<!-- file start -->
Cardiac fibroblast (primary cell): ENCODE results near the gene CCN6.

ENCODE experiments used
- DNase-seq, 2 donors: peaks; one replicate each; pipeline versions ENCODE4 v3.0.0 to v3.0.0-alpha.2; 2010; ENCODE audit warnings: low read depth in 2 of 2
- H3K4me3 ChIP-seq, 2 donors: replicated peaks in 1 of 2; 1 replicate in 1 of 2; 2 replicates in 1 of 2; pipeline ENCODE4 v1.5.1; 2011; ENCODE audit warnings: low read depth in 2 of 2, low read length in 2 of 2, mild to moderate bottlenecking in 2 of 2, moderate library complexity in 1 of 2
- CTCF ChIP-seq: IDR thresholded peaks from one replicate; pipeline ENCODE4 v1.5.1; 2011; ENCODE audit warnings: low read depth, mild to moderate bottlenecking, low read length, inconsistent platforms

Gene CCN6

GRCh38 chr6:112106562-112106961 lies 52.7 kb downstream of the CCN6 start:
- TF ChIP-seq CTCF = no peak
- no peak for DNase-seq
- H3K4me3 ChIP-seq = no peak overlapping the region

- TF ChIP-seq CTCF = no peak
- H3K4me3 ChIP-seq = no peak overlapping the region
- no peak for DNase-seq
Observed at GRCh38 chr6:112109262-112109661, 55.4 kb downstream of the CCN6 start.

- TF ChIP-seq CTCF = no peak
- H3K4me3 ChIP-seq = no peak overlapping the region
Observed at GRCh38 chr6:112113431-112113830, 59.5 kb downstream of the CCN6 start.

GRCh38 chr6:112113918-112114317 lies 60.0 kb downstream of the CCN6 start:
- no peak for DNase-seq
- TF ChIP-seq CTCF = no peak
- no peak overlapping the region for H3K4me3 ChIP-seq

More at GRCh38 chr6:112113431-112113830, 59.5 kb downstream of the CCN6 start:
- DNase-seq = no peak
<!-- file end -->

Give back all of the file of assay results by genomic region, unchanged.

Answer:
Cardiac fibroblast (primary cell): ENCODE results near the gene CCN6.

ENCODE experiments used
- DNase-seq, 2 donors: peaks; one replicate each; pipeline versions ENCODE4 v3.0.0 to v3.0.0-alpha.2; 2010; ENCODE audit warnings: low read depth in 2 of 2
- H3K4me3 ChIP-seq, 2 donors: replicated peaks in 1 of 2; 1 replicate in 1 of 2; 2 replicates in 1 of 2; pipeline ENCODE4 v1.5.1; 2011; ENCODE audit warnings: low read depth in 2 of 2, low read length in 2 of 2, mild to moderate bottlenecking in 2 of 2, moderate library complexity in 1 of 2
- CTCF ChIP-seq: IDR thresholded peaks from one replicate; pipeline ENCODE4 v1.5.1; 2011; ENCODE audit warnings: low read depth, mild to moderate bottlenecking, low read length, inconsistent platforms

Gene CCN6

GRCh38 chr6:112106562-112106961 lies 52.7 kb downstream of the CCN6 start:
- TF ChIP-seq CTCF = no peak
- no peak for DNase-seq
- H3K4me3 ChIP-seq = no peak overlapping the region

- TF ChIP-seq CTCF = no peak
- H3K4me3 ChIP-seq = no peak overlapping the region
- no peak for DNase-seq
Observed at GRCh38 chr6:112109262-112109661, 55.4 kb downstream of the CCN6 start.

- TF ChIP-seq CTCF = no peak
- H3K4me3 ChIP-seq = no peak overlapping the region
Observed at GRCh38 chr6:112113431-112113830, 59.5 kb downstream of the CCN6 start.

GRCh38 chr6:112113918-112114317 lies 60.0 kb downstream of the CCN6 start:
- no peak for DNase-seq
- TF ChIP-seq CTCF = no peak
- no peak overlapping the region for H3K4me3 ChIP-seq

More at GRCh38 chr6:112113431-112113830, 59.5 kb downstream of the CCN6 start:
- DNase-seq = no peak